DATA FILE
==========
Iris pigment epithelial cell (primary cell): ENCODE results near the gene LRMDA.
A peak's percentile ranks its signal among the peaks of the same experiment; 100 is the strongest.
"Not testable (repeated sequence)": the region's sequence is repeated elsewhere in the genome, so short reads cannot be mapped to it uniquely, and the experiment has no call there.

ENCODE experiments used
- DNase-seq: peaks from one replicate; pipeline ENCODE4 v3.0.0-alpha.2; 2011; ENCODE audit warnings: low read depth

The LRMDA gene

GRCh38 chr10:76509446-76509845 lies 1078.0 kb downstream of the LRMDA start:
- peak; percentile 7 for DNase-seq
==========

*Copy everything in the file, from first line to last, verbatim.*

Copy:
Iris pigment epithelial cell (primary cell): ENCODE results near the gene LRMDA.
A peak's percentile ranks its signal among the peaks of the same experiment; 100 is the strongest.
"Not testable (repeated sequence)": the region's sequence is repeated elsewhere in the genome, so short reads cannot be mapped to it uniquely, and the experiment has no call there.

ENCODE experiments used
- DNase-seq: peaks from one replicate; pipeline ENCODE4 v3.0.0-alpha.2; 2011; ENCODE audit warnings: low read depth

The LRMDA gene

GRCh38 chr10:76509446-76509845 lies 1078.0 kb downstream of the LRMDA start:
- peak; percentile 7 for DNase-seq